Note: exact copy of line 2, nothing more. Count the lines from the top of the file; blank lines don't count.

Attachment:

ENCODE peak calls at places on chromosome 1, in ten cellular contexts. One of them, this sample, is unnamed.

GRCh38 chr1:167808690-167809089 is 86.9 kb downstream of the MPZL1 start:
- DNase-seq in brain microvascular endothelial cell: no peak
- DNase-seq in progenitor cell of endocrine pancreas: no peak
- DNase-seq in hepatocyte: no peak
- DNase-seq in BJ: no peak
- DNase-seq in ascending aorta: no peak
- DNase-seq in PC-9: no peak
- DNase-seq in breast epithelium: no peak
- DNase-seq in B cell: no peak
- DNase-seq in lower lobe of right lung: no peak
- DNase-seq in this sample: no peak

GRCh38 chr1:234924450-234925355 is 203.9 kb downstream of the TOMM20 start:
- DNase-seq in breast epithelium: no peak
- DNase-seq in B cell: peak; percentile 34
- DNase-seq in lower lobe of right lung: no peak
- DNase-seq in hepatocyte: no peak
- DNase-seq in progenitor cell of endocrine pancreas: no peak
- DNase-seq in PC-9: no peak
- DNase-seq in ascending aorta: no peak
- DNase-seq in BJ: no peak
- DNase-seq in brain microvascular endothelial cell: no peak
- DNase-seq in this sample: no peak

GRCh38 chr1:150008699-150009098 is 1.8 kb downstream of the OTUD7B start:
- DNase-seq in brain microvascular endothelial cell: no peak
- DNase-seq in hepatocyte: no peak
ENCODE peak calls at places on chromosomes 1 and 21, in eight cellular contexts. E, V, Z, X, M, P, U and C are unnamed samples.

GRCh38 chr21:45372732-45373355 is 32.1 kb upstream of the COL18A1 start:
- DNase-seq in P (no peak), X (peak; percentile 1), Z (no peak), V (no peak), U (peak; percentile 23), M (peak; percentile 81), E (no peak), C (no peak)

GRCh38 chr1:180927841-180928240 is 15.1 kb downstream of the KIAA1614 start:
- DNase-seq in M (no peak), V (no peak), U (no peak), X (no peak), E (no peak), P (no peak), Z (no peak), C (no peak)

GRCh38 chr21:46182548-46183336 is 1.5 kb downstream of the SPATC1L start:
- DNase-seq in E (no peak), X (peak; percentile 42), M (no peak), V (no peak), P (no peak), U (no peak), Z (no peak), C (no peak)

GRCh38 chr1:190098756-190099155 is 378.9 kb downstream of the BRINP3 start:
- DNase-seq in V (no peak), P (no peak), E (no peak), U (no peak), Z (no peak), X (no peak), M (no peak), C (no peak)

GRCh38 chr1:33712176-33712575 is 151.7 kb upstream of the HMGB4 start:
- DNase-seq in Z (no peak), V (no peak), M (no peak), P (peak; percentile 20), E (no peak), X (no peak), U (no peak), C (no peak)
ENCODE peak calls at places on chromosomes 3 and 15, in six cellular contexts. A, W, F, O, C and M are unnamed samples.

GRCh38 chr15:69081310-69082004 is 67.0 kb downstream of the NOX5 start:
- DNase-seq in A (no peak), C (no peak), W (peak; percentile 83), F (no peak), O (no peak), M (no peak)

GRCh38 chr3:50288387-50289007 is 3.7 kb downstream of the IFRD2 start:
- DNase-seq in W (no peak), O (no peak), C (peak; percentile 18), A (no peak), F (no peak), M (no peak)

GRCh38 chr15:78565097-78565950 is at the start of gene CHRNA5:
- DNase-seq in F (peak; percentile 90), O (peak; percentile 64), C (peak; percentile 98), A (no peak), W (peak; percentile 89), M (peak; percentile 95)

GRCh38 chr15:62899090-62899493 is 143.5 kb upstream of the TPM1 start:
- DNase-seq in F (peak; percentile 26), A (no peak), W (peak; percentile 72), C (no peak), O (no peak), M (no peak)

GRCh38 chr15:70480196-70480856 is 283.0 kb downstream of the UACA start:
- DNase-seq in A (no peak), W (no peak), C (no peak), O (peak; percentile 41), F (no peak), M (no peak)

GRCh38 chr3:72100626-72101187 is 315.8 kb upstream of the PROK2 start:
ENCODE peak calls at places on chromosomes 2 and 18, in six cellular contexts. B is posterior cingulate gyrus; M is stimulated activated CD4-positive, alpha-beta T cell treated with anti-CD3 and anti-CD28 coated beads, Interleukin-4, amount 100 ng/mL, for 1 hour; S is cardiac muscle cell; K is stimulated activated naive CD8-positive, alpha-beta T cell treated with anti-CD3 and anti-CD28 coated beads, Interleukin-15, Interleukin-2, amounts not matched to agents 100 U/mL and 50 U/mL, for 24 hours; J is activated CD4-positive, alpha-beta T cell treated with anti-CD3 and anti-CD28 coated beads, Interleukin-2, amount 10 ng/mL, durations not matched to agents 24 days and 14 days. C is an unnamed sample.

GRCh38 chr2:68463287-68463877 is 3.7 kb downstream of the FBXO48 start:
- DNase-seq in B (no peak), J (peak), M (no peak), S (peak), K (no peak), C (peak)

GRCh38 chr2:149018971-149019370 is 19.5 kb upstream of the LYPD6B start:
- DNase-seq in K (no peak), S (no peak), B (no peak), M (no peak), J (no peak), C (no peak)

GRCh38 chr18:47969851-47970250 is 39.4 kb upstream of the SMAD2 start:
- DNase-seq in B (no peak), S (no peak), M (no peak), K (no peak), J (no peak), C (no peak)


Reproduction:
GRCh38 chr1:167808690-167809089 is 86.9 kb downstream of the MPZL1 start: